Raised in Winnipeg, Gunter now lives and practices medicine in the Bay Area. You may recognize her name from her eponymous blog (tagline: “Wielding the lasso of truth”); her New York Times column The Cycle; or her extremely active Twitter presence (pinned tweet: “Come for the sex, stay for the science”). She also has a new TV series, Jensplaining, on the Canadian streaming service Gem, devoted to demystifying misperceptions around health trends. She’s probably best known, though, as a fierce critic of Gwyneth Paltrow’s $250 million wellness empire, Goop.
Back in 2015, a friend of Gunter sent her an article published by a doctor on Goop’s website that suggested women who wear underwire bras should be concerned about getting breast cancer, in part because bras supposedly impede lymphatic flow. “You’re a site that’s supposed to empower women, and you’re spreading this myth?” Gunter thought at the time. She quickly posted a critique on her own blog, pointing to the fact (echoed by the American Cancer Society) that no credible studies have ever established such a link, “never mind that the mechanism is biologically implausible.”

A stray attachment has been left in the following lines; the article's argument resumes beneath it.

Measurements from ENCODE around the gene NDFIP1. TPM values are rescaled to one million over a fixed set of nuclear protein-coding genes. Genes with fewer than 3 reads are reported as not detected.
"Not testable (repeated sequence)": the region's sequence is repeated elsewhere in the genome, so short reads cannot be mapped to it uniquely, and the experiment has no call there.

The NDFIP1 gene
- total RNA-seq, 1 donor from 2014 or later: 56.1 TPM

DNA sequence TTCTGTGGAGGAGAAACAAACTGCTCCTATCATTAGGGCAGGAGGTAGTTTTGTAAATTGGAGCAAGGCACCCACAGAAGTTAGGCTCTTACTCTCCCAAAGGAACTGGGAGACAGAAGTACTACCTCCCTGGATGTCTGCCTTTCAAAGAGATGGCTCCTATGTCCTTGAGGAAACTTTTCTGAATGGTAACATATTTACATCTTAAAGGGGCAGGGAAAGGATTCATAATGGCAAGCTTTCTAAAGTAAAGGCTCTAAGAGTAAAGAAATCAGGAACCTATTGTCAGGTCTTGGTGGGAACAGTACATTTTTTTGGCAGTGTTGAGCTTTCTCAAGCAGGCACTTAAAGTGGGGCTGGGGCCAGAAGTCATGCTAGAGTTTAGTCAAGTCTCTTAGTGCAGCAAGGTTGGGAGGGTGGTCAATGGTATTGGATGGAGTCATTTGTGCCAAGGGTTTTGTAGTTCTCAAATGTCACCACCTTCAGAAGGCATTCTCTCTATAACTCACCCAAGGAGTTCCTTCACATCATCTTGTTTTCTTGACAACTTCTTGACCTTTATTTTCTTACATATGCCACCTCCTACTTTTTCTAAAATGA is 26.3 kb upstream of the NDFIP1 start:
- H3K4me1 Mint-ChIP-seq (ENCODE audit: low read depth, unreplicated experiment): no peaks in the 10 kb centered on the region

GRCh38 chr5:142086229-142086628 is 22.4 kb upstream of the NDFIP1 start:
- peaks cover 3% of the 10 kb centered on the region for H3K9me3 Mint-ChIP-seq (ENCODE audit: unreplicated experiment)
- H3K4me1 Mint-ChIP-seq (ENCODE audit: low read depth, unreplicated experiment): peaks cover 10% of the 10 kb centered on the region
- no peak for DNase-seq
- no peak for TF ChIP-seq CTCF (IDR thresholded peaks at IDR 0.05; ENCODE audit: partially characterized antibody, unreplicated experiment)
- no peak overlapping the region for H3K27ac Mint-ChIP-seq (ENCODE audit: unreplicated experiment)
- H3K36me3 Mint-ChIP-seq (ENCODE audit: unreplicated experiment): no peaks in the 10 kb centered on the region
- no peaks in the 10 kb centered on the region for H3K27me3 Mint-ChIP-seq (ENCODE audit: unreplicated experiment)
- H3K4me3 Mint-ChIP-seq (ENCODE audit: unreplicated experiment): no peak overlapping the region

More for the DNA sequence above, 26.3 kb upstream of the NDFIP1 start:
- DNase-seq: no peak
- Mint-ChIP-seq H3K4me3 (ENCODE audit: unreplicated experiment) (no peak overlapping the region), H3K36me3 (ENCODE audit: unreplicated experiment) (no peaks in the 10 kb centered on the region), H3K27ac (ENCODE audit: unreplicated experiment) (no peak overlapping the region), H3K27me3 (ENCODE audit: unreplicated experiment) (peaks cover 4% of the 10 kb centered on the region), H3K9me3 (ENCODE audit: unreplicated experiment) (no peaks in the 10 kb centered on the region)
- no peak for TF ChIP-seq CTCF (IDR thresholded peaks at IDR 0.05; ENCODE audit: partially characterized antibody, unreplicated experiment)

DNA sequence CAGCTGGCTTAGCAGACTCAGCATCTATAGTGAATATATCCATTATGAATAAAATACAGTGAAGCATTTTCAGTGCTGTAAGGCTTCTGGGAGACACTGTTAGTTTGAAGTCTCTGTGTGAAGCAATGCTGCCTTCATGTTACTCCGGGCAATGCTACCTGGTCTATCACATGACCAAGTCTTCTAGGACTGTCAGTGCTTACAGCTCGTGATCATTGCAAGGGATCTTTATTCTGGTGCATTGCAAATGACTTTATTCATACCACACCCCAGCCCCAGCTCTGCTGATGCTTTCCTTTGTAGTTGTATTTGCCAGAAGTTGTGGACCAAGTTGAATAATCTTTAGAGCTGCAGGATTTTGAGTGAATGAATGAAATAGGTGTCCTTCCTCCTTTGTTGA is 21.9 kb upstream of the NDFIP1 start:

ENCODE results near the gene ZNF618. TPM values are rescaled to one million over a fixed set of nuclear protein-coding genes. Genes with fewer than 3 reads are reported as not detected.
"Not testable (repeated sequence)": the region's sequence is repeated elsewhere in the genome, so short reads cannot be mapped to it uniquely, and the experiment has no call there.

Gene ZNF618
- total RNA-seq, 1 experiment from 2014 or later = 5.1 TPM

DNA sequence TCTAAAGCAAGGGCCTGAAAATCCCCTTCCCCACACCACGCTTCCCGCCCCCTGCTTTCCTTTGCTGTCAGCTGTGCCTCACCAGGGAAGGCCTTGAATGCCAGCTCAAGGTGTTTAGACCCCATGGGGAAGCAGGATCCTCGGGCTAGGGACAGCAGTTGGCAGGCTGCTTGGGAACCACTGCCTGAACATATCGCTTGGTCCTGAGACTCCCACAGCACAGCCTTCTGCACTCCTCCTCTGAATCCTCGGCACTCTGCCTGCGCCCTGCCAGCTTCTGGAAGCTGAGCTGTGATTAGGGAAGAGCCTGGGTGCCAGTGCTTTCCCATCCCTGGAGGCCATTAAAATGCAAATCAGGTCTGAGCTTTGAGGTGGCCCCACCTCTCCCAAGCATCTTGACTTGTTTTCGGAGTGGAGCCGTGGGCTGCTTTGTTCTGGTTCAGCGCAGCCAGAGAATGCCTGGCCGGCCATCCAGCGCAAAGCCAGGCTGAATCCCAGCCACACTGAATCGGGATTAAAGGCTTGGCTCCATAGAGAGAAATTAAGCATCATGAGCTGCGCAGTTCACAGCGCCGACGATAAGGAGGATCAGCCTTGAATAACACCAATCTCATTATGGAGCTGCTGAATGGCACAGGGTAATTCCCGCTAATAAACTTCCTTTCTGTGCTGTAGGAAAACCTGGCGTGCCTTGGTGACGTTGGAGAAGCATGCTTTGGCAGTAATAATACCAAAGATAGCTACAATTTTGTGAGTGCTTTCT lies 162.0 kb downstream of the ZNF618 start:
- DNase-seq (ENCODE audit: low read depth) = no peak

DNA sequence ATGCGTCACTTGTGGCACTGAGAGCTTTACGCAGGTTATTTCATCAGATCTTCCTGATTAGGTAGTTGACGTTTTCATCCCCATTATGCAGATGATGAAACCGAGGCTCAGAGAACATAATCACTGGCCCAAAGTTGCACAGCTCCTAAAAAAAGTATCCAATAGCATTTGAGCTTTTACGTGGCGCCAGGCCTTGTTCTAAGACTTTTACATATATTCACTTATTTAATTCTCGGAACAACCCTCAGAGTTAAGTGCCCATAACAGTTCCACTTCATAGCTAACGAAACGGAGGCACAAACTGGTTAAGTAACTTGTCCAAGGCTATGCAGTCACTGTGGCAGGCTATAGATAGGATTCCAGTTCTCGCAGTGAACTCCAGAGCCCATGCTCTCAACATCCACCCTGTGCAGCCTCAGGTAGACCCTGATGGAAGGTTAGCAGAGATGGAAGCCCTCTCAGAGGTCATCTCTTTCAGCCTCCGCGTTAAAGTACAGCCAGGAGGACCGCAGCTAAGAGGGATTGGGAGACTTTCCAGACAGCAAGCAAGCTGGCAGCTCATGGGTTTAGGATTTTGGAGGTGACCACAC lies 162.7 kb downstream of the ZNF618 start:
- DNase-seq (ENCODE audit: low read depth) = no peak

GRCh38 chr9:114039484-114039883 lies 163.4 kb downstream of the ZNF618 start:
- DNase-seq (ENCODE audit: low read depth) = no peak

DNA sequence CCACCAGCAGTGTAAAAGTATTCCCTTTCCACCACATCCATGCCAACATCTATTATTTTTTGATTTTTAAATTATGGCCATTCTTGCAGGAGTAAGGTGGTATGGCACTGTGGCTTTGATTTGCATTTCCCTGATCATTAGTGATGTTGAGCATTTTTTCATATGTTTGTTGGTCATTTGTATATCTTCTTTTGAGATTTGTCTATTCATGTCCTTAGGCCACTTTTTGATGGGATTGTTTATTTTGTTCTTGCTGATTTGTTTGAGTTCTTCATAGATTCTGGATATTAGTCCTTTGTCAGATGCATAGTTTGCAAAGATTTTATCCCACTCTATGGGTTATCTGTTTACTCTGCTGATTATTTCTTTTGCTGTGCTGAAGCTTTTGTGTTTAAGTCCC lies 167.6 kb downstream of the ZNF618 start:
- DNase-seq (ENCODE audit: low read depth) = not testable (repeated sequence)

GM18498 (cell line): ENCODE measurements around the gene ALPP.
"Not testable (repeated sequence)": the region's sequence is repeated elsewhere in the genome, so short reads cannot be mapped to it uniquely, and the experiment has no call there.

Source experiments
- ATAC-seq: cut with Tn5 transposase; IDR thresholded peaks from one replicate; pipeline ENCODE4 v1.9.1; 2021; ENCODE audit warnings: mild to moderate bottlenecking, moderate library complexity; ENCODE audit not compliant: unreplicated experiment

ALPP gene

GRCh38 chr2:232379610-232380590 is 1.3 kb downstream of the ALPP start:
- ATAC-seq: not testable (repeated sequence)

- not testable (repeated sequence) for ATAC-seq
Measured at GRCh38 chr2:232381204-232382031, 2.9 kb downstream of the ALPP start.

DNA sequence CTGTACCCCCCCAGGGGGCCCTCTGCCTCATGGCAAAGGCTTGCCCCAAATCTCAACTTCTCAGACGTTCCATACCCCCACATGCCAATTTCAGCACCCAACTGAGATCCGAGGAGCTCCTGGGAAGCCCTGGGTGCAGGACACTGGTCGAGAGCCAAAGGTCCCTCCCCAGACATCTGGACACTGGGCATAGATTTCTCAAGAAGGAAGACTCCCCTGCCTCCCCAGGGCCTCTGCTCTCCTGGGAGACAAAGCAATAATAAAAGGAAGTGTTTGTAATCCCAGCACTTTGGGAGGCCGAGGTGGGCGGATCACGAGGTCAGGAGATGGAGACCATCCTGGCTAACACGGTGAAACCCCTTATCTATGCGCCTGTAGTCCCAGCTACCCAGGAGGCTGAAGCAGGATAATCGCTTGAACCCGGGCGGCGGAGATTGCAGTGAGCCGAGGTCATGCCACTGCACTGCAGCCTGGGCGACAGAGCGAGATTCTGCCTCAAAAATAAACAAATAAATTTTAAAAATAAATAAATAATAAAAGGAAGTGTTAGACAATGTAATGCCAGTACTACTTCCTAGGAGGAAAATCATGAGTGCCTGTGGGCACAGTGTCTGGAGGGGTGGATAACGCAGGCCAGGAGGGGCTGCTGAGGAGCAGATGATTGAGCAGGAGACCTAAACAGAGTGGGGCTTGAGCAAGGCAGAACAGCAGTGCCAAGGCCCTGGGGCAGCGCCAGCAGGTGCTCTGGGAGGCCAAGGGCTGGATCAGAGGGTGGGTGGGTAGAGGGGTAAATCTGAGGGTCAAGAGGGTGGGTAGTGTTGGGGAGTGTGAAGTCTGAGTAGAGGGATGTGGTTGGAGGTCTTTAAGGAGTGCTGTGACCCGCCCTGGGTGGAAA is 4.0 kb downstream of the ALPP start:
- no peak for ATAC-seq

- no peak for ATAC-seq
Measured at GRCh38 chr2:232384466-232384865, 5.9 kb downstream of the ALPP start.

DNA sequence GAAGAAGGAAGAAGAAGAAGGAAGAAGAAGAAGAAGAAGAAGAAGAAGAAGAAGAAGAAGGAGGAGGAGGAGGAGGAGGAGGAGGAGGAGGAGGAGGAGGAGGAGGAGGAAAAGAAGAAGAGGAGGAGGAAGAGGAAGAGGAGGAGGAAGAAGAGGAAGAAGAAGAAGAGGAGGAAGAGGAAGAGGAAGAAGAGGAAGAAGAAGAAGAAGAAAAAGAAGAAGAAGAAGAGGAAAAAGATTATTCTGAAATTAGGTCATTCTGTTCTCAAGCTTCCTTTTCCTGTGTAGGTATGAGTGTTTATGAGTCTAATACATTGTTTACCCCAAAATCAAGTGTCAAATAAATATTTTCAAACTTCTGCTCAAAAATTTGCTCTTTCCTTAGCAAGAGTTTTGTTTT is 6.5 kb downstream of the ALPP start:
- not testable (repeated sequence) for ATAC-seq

A few months later, Paltrow made national headlines after touting the benefits of an LA spa’s “V Steam” in a Goop review: “You sit on what is essentially a mini-throne, and a combination of infrared and mugwort steam cleanses your uterus, et al. It is an energetic release—not just a steam douche—that balances female hormone levels.” Gunter spotted the story at 6 a.m. The review was offensive to her on many levels, including the way it played into so many “patriarchal myths of women being dirty.” She fired off a post in response, pointing out that the vagina and uterus are “self-cleaning ovens,” and that steam may actually do more harm than good. The post took off. (Goop’s review no longer makes mention of the uterus or hormones.)
Soon Gunter’s Goop criticism became a regular feature. Sometimes the posts went viral, as with a scathing takedown of Goop’s $66 jade “yoni” eggs, said to increase “vaginal muscle tone” and “hormonal balance.” The critiques gave Gunter a chance to poke holes in a celebrity’s bubble of influence. Paltrow “mentions a trend, and a lot of people might try it at home,” she told Kara Swisher in an interview on the podcast Recode Decode.